Wednesday, March 16, 2016

Failing Communities

This week, David French in The National Review favorably quoted an article by Kevin Williamson in his article "Working Class Whites Have Responsibilities - In Defense of Kevin Williamson". I found the quotation by Williamson to be distressing and one of the reasons that I hesitate to call myself a conservative these days, although I have to admit that French walked back the most egregious statements. What was it that so disturbed me?

It is immoral because it perpetuates a lie: that the white working class that finds itself attracted to Trump has been victimized by outside forces. It hasn’t. The white middle class may like the idea of Trump as a giant pulsing humanoid middle finger held up in the face of the Cathedral, they may sing hymns to Trump the destroyer and whisper darkly about “globalists” and — odious, stupid term — “the Establishment,” but nobody did this to them. They failed themselves. 
If you spend time in hardscrabble, white upstate New York, or eastern Kentucky, or my own native West Texas, and you take an honest look at the welfare dependency, the drug and alcohol addiction, the family anarchy — which is to say, the whelping of human children with all the respect and wisdom of a stray dog — you will come to an awful realization. It wasn’t Beijing. It wasn’t even Washington, as bad as Washington can be. It wasn’t immigrants from Mexico, excessive and problematic as our current immigration levels are. It wasn’t any of that. 
Nothing happened to them. There wasn’t some awful disaster. There wasn’t a war or a famine or a plague or a foreign occupation. Even the economic changes of the past few decades do very little to explain the dysfunction and negligence — and the incomprehensible malice — of poor white America. So the gypsum business in Garbutt ain’t what it used to be. There is more to life in the 21st century than wallboard and cheap sentimentality about how the Man closed the factories down.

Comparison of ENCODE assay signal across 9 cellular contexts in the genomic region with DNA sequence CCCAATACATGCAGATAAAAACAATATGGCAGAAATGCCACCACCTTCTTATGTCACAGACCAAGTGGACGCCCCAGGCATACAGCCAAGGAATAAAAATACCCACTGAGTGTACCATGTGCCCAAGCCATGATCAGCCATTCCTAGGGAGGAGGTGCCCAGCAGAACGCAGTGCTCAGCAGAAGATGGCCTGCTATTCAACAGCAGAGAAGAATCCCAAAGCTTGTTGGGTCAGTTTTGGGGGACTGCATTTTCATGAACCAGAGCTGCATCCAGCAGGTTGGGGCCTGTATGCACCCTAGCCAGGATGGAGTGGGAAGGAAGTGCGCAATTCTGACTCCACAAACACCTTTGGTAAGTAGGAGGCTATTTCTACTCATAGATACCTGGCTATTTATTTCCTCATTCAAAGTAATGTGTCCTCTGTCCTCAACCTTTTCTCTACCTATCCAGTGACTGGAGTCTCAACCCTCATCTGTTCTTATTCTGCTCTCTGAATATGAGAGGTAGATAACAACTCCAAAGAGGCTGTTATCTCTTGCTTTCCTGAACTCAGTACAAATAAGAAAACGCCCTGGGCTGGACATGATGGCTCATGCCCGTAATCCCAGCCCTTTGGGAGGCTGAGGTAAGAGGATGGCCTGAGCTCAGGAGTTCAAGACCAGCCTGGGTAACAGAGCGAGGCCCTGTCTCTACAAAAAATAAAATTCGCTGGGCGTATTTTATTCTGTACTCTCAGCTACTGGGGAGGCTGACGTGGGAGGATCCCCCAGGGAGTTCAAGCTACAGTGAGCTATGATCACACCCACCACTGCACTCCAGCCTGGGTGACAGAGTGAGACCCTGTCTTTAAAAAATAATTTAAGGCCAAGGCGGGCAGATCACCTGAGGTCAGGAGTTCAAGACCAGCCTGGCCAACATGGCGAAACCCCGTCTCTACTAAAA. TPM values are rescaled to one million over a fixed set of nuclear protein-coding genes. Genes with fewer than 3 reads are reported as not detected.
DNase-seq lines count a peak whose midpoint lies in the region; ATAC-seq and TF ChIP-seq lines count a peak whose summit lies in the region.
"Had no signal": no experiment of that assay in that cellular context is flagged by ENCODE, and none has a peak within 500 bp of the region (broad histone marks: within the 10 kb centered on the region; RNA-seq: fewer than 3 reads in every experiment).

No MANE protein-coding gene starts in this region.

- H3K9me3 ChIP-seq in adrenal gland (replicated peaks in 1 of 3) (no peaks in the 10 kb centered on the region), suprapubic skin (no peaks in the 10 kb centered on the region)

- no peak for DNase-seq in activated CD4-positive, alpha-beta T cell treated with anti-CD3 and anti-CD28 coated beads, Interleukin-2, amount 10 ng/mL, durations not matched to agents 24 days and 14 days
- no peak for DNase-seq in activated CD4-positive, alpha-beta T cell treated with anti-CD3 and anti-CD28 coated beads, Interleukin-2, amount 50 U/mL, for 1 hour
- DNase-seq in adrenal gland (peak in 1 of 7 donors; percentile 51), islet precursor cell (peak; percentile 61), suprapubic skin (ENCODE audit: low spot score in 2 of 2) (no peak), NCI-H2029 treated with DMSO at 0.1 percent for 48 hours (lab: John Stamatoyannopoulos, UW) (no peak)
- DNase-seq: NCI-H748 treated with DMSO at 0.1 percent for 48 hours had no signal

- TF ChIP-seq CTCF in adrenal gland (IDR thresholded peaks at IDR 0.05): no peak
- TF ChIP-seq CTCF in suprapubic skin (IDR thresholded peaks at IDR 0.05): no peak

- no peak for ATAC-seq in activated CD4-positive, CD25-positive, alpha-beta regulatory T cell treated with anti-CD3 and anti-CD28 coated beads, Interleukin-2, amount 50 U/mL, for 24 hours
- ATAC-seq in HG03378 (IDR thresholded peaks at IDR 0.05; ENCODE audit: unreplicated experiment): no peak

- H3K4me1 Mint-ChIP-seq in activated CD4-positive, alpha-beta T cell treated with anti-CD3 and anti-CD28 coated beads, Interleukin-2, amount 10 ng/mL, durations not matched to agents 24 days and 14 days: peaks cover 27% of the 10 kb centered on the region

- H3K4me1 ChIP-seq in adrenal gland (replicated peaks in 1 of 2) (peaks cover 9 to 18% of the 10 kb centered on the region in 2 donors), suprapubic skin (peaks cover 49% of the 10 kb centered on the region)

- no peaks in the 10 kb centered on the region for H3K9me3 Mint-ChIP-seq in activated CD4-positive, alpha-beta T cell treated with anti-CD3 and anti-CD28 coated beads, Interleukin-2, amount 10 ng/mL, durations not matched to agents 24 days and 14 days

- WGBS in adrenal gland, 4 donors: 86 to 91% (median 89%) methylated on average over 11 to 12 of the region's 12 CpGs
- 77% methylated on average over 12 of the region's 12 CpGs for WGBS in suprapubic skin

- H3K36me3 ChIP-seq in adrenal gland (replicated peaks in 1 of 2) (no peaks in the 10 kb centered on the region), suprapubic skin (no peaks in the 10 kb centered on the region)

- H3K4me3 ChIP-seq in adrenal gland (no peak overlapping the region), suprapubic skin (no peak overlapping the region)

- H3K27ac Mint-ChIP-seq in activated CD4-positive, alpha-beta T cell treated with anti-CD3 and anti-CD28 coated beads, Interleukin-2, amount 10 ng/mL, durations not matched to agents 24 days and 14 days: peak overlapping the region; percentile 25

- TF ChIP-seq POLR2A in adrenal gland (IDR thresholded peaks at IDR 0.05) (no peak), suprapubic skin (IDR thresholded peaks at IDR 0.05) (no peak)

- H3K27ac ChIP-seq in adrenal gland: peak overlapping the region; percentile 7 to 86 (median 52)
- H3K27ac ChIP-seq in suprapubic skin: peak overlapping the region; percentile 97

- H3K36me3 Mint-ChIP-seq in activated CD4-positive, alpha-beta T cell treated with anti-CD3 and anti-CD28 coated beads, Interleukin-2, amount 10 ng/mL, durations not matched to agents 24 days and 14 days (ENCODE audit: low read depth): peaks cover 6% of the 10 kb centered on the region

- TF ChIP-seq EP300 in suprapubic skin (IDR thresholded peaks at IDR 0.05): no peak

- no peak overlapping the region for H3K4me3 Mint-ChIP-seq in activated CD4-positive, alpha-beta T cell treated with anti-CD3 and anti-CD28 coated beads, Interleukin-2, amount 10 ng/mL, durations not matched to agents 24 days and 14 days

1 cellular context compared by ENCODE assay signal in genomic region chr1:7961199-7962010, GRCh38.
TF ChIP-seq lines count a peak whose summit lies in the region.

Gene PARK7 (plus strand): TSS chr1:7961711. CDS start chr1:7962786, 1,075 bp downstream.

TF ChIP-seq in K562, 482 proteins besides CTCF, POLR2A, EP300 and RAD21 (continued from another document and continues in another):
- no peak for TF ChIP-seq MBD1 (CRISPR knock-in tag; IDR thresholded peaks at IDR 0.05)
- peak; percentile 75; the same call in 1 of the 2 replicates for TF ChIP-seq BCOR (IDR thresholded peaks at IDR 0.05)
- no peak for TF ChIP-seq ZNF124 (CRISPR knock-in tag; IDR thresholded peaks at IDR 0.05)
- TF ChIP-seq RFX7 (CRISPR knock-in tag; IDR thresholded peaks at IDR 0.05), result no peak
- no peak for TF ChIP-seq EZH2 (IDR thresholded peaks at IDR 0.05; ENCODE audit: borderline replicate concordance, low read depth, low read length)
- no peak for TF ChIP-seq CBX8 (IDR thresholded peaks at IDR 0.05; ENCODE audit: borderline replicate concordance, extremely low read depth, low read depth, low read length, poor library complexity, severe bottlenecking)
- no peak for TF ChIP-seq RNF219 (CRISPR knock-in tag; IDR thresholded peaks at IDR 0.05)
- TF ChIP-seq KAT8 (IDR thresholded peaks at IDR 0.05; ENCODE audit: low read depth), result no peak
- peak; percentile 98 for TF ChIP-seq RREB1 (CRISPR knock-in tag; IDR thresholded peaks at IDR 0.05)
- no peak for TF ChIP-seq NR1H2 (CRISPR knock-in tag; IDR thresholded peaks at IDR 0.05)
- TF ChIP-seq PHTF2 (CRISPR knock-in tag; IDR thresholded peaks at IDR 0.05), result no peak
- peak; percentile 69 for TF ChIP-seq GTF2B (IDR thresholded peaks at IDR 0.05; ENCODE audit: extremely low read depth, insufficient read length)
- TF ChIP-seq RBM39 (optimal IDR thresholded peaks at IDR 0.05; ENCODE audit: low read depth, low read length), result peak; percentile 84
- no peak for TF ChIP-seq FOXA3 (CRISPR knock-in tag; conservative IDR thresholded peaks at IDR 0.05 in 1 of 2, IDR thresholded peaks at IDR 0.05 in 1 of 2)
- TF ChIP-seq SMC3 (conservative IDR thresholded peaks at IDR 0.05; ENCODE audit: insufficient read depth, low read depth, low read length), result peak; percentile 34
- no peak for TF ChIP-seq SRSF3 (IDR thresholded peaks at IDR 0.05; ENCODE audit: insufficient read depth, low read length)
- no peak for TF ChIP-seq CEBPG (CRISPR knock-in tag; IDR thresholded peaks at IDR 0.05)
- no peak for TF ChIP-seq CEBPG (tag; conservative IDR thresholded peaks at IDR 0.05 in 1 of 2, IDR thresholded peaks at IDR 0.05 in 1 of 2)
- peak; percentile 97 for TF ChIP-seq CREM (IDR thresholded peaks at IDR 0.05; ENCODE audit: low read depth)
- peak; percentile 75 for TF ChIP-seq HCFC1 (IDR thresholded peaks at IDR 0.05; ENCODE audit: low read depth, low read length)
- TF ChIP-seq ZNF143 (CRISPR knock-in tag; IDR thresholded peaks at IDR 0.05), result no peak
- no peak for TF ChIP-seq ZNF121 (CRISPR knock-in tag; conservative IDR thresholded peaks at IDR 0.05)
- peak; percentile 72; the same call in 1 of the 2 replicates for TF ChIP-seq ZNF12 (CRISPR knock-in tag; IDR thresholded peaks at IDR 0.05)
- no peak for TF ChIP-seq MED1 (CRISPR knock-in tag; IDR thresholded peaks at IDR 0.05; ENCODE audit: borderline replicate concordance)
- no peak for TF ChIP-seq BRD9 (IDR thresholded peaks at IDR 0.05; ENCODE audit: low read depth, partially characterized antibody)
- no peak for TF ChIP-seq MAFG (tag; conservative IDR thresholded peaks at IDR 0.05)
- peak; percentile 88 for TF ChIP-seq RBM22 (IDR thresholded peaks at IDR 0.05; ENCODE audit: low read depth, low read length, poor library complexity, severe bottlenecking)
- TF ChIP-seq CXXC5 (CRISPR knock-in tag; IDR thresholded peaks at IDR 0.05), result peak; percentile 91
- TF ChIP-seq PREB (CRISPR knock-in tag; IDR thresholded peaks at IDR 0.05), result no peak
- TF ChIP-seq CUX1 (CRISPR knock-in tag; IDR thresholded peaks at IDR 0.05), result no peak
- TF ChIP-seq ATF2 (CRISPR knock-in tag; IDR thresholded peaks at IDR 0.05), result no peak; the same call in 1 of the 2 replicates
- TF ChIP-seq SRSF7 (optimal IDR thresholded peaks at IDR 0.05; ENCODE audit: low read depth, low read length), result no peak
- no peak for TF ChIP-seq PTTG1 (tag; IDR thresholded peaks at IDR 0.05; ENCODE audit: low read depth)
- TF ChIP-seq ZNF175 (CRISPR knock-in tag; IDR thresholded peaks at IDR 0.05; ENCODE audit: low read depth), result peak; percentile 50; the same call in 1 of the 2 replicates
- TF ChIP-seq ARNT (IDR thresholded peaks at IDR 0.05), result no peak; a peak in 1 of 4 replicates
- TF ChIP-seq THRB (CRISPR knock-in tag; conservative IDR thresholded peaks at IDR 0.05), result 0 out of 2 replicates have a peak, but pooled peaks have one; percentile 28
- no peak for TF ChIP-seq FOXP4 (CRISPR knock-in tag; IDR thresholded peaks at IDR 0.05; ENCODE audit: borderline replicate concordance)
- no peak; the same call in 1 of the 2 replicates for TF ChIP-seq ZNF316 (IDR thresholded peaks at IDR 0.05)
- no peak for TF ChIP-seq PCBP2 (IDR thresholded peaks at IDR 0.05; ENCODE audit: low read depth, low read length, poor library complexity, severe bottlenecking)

The truth about these dysfunctional, downscale communities is that they deserve to die. Economically, they are negative assets. Morally, they are indefensible. Forget all your cheap theatrical Bruce Springsteen crap. Forget your sanctimony about struggling Rust Belt factory towns and your conspiracy theories about the wily Orientals stealing our jobs. Forget your goddamned gypsum, and, if he has a problem with that, forget Ed Burke, too. The white American underclass is in thrall to a vicious, selfish culture whose main products are misery and used heroin needles. Donald Trump’s speeches make them feel good. So does OxyContin. What they need isn’t analgesics, literal or political. They need real opportunity, which means that they need real change, which means that they need U-Haul.
Read more at:
To be fair, I haven't read all of Williamson's article because it is behind a paywall. Nonetheless, this section is disturbing, to say the least.

Maybe part of the reason I feel so strongly about this is because my extended family is part of this working class America. Yes, my immediate family managed to work their way out of it, but they were the exception and not the rule.

Williamson starts by claiming that working class white American have "failed themselves". Victim blaming is not an auspicious start to any argument. But, he claims that the working class can't blame some outside force for their circumstances, so they must look to themselves.